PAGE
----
He was encouraged by over-zealous Government whips, whose threats and blackmail only hardened the rebels' determination. Alice Mahon (Lab, Halifax) complained that whips were hinting at broken careers and de-selection. New boy rebel Dr Ian Gibson (Lab, Norwich North) confirmed that whips would refuse his requests to get back to his constituency on Commons sitting days.
But although the Government won the vote, it will lose in the Lords. Concessions will have to be made when the Bill returns to the Commons, since many of those who abstained are threatening to vote against the Government next time. Malcolm Wicks (Lab, Croydon North) was typical of several Labour MPs in letting it be known that he will now oppose the measure if no changes are made in the Lords
BACKBENCHER OF the week was Roger Berry, who tabled the amendment to the Welfare Reform Bill. Mr Berry's credentials in support of disabled rights are impeccable. His tone was of sorrow rather than anger.
Speech of the week belonged to Audrey Wise (Lab, Preston), whose long memory stiffened the resolve of waverers. Ms Wise reminded MPs that in 1976 the Callaghan Government tried to renege on Labour's pledge to introduce child benefits. Only the threat of a backbench revolt forced this measure through. "Talk about pressure - we were a very tight House then and we were told that if we persisted he [Callaghan] would resign and there would be a General Election three weeks hence ... We stuck and child benefit was introduced," she said.
But rebellions provide opportunities for whips' narks to gain promotion. Watch out for new boys Tom Levitt (Lab, High Peak) and Chris Pond (Lab, Gravesham) who impaled themselves on the barbed wire of loyalty with stomach- churning speeches in support of the Government. Former Tory whip, Tristan (now Lord) Garel-Jones used to remind backbench MPs that the quickest way to a ministerial limo was to speak in favour of squalid and unpopular Government measures.
THE TORY deputy leader Peter Lilley has been making determined efforts to save his political skin by keeping his head down. Unlike Gillian Shepherd, Sir Norman Fowler and Michael Howard, Mr Lilley is desperate to stay in the Shadow Cabinet. Last week he pulled out of an engagement where he was due to speak on "Compassionate Conservatism", pleading that he was due to speak in the Commons. Instead, he sent Gary Streeter.
But there was no Lilley speech in the Chamber. In fact, Mr Lilley has made no speech in Parliament since becoming deputy leader last summer.
Later in the week Mr Lilley trooped along to supper with the No Turning Back Group of Thatcherite MPs, to try to restore his flagging reputation as an original Thatcherite. He pinned the blame for his recent debacle on the media and the Tory party spin machine. Most Tory MPs want him to go, but believe that he will nevertheless survive.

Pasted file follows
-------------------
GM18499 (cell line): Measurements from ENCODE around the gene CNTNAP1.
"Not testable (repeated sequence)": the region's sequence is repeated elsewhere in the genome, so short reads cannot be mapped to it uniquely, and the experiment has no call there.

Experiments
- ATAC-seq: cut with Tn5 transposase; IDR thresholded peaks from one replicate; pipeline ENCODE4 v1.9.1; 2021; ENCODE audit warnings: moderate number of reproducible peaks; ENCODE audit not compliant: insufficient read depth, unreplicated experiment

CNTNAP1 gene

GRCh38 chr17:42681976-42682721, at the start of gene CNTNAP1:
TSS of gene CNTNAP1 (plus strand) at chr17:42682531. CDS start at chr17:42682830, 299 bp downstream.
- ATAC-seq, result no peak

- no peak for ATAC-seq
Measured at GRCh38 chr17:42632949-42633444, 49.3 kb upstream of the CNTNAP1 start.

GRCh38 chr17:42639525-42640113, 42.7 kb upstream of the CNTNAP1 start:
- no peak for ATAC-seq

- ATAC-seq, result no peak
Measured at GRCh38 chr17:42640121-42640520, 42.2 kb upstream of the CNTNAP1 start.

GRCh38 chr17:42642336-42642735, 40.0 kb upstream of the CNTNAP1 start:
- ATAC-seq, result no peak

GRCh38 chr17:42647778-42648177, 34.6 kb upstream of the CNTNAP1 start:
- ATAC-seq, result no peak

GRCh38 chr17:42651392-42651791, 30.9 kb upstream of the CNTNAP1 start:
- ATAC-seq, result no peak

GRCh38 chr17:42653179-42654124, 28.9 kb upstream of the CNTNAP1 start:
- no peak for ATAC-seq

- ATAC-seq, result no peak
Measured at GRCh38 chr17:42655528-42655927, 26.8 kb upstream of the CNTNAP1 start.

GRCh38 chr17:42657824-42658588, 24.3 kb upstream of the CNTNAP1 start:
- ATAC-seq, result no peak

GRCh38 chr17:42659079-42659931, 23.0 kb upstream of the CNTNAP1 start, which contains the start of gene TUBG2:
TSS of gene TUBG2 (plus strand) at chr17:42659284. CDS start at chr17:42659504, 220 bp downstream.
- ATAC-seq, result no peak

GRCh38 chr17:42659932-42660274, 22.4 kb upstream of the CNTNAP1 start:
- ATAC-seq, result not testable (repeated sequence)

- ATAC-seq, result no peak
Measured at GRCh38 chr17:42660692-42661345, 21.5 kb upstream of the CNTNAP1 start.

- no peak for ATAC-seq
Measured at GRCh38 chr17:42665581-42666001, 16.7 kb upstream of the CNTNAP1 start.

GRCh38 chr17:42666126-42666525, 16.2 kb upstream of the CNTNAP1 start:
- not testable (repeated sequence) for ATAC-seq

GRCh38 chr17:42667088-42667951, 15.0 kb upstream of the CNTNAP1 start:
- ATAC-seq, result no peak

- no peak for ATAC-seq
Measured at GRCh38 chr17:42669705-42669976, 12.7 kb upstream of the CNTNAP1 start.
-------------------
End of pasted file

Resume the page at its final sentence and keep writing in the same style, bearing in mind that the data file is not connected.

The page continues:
DAVID DAVIS (Con, Haltemprice & Howden), Chairman of the Public Accounts Committee, has finally succeeded in bringing to the floor of the Commons the Government's motion to grant every MP an annual free trip to any EU capital - no questions asked.
Mr Davis intends to amend the motion to require MPs to set out the reasons for the visits, the duration, and who they will be visiting. Eric Forth (Con, Bromley & Chislehurst) is considering proposing an amendment to delete "EU capital" and insert "Commonwealth capital".
The Government, fearing trouble, has craftily put the motion immediately ahead of a resolution to increase public funding of Tory front bench research facilities, as a way of blackmailing the Opposition. But Mr Davis promises the Government a rough ride.
THE TORY Party's attempts to forget the past will be undermined next week when two former MPs launch their diaries and memoirs.
Ex-Government whip Gyles Brandreth has incurred the enmity of the Tory chief whip, James Arbuthnot, for breaking the convention of never revealing the secrets of the whips' office. His diaries, Breaking the Code, detail the dying days of the Major regime.
Mr Brandreth reveals that there is an emergency panic button secreted in the panelling of the table in the Commons chamber, which the Government whip can press to summon the chief whip if there is sudden uproar.
At the weekly meeting at 12 Downing Street, Tory whips used to consider the fate of MPs who appeared on lists marked "troubled", "unstable" or "sick". Dr Liam Fox (a GP) was the resident whips' doctor, but found himself upbraided for his incorrect assessment of former MP Sir George Gardiner.
"I thought you said he was going to be dead by Christmas. He's never looked fitter," complained fellow whips.
But Sir George gets the last laugh in his own memoirs, which set out in gory detail his loathing of John Major. Vitriol and bile drip from Sir George's pen, and its title, A Bastard's Tale, gives a hint of the flavour of the book.
Sir George reveals that long before John Major's "put up or shut up" leadership election in 1995, he had played the kingmaker by putting in place an embryo campaign team for Michael Portillo and "a wired-up campaign HQ waiting to be mobilised".Reuse content